Friday, April 29, 2011

A Brilliant Interview : Must Read for Every Employer & Employee..

Some, rather most organizations reject his CV today because he has changed jobs frequently (10 in 14 years). My friend, the ˜job hopper™ (referred here as Mr. JH), does not mind it. well he does not need to mind it at all. Having worked full-time with 10 employer companies in just 14 years gives Mr. JH the relaxing edge that most of the ˜company loyal™ employees are struggling for today. Today, Mr. JH too is laid off like some other 14-15 year experienced guys “ the difference being the latter have just worked in 2-3 organizations in the same number of years. Here are the excerpts of an interview with Mr. JH:

Q: Why have you changed 10 jobs in 14 years?

A: To get financially sound and stable before getting laid off the second time.

Q: So you knew you would be laid off in the year 2009?

A: Well I was laid off first in the year 2002 due to the first global economic slowdown. I had not got a full-time job before January 2003 when the economy started looking up; so I had struggled for almost a year without job and with compromises.

Q: Which number of job was that?
A: That was my third job.

Q: So from Jan 2003 to Jan 2009, in 6 years, you have changed 8 jobs to make the count as 10 jobs in 14 years?

A: I had no other option. In my first 8 years of professional life, I had worked only for 2 organizations thinking that jobs are deserved after lot of hard work and one should stay with an employer company to justify the saying ˜employer loyalty™. But I was an idiot.

Q: Why do you say so?

A: My salary in the first 8 years went up only marginally. I could not save enough and also, I had thought that I had a ˜permanent™ job, so I need not worry about ˜what will I do if I lose my job™. I could never imagine losing a job because of economic slowdown and not because of my performance. That was January 2002.

Q: Can you brief on what happened between January 2003 and 2009.

A: Well, I had learnt my lessons of being ˜company loyal™ and not ˜money earning and saving loyal™. But then you can save enough only when you earn enough. So I shifted my loyalty towards money making and saving “ I changed 8 jobs in 6 years assuring all my interviewers about my stability.

Q: So you lied to your interviewers; you had already planned to change the job for which you were being interviewed on a particular day?

A: Yes, you can change jobs only when the market is up and companies are hiring. You tell me “ can I get a job now because of the slowdown? No. So one should change jobs for higher salaries only when the market is up because that is the only time when companies hire and can afford the expected salaries.

Q: What have you gained by doing such things?

A: That's the question I was waiting for. In Jan 2003, I had a fixed salary (without variables) of say Rs. X p.a. In January 2009, my salary was 8X. So assuming my salary was Rs.3 lakh p.a. in Jan 2003, my last drawn salary in Jan 2009 was Rs.24 lakh p.a. (without variable). I never bothered about variable as I had no intention to stay for 1 year and go through the appraisal process to wait for the company to give me a hike.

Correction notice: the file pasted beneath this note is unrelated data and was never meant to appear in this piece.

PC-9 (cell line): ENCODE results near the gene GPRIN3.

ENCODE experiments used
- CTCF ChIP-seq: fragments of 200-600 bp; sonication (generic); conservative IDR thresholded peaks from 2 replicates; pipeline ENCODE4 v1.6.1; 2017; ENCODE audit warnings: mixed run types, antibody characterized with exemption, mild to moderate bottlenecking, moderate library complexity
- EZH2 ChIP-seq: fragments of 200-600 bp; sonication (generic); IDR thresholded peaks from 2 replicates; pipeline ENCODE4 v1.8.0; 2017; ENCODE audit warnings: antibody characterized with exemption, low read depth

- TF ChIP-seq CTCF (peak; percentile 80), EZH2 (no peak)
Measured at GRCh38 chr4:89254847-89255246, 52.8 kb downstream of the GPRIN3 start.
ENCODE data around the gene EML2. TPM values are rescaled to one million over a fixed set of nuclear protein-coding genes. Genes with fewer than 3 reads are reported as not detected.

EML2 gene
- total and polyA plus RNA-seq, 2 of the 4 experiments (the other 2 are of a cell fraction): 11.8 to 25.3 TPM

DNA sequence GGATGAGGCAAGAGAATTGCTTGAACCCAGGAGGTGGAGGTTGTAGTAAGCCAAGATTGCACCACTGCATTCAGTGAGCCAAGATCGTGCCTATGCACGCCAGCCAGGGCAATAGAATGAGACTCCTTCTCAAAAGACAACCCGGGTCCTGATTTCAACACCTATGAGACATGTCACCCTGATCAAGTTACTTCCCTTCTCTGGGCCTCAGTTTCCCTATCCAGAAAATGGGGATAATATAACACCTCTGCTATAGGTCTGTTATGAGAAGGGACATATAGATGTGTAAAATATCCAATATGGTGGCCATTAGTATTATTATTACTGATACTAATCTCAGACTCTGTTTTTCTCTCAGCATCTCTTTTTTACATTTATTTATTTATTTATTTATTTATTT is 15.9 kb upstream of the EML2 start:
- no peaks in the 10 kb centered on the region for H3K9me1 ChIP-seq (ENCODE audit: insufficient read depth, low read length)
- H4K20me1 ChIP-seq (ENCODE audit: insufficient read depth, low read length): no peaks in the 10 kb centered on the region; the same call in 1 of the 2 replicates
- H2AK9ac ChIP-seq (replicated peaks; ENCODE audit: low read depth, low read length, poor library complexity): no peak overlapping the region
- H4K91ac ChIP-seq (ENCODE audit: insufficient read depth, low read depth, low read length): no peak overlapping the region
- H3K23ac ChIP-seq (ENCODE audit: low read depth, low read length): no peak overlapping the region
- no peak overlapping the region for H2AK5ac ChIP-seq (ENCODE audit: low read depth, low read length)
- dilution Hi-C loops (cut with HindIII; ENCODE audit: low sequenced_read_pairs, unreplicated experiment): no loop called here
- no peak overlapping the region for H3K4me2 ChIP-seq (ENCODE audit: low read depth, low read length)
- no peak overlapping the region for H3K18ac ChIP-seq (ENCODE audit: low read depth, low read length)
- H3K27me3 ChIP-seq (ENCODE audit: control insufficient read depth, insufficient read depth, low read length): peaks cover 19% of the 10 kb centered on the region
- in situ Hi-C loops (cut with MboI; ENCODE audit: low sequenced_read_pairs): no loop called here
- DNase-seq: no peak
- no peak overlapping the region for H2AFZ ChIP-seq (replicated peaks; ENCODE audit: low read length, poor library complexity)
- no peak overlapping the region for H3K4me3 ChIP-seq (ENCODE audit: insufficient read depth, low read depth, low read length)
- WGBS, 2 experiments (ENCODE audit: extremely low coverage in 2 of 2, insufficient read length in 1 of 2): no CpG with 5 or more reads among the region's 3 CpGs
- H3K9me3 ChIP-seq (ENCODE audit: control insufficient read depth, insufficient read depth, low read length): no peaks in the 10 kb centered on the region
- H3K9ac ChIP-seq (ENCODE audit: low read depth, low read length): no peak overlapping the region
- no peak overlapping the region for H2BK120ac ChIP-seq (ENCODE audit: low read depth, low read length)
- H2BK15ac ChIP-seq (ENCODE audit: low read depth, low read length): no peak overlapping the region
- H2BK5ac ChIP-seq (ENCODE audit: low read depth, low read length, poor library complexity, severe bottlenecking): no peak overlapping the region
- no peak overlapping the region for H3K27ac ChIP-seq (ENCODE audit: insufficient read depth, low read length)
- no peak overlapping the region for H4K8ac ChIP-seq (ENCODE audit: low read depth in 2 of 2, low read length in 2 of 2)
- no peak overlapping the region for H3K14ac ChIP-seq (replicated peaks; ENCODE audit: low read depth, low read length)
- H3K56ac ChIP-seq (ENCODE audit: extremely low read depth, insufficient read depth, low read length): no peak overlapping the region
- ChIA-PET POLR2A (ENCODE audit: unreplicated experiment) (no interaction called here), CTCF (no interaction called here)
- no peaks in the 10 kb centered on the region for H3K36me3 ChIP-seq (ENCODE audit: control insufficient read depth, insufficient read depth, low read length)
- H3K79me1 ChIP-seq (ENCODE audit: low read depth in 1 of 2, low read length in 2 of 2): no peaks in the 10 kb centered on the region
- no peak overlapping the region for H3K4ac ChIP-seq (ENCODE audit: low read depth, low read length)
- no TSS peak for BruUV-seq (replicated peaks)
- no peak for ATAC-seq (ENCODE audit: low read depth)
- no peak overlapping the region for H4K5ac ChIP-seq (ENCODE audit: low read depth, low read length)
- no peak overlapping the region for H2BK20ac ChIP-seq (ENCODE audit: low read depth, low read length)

Q: So you decided on your own hike?

A: Yes, in 2003, I could see the slowdown coming again in future like it had happened in 2001-02. Though I was not sure by when the next slowdown would come, I was pretty sure I wanted a ˜debt-free™ life before being laid off again. So I planned my hike targets on a yearly basis without waiting for the year to complete.

Q: So are you debt-free now?

A: Yes, I earned so much by virtue of job changes for money and spent so little that today I have a loan free 2 BR flat (1200 sq.. feet) plus a loan free big car without bothering about any EMIs. I am laid off too but I do not complain at all. If I have laid off companies for money, it is OK if a company lays me off because of lack of money.

Q: Who is complaining?

A: All those guys who are not getting a job to pay their EMIs off are complaining. They had made fun of me saying I am a job hopper and do not have any company loyalty. Now I ask them what they gained by their company loyalty; they too are laid off like me and pass comments to me “ why will you bother about us, you are already debt-free. They were still in the bracket of 12-14 lakh p.a. when they were laid off.

Q: What is your advice to professionals?

A: Like Narayan Murthy had said “ love your job and not your company because you never know when your company will stop loving you. In the same lines, love yourself and your family needs more than the company's needs. Companies can keep coming and going; family will always remain the same. Make money for yourself first and simultaneously make money for the company, not the other way around.

Q: What is your biggest pain point with companies?

A: When a company does well, its CEO will address the entire company saying, ˜well done guys, it is YOUR company, keep up the hard work, I am with you. But when the slowdown happens and the company does not do so well, the same CEO will say, œIt is MY company and to save the company, I have to take tough decisions including asking people to go. So think about your financial stability first; when you get laid off, your kids will complain to you and not your boss.

Tuesday, April 5, 2011

Children Are Quick..!!

TEACHER: Maria, go to the map and find North America ..

MARIA: Here it is.

TEACHER: Correct. Now class, who discovered America ?

CLASS: Maria.


TEACHER: John, why are you doing your math multiplication on the floor?

JOHN: You told me to do it without using tables.


TEACHER: Glenn, how do you spell 'crocodile?'


TEACHER: No, that's wrong

GLENN: Maybe it is wrong, but you asked me how I spell it.

(I Love this child)


TEACHER: Donald, what is the chemical formula for water?


TEACHER: What are you talking about?

DONALD: Yesterday you said it's H to O.


TEACHER: Winnie, name one important thing we have today that we didn't have ten years ago.



TEACHER: Glen, why do you always get so dirty?

GLEN: Well, I'm a lot closer to the ground than you are.


TEACHER: Millie, give me a sentence starting with "I"

MILLIE: I is..

TEACHER: No, Millie..... Always say, "I am"

MILLIE: All right... "I am the ninth letter of the alphabet."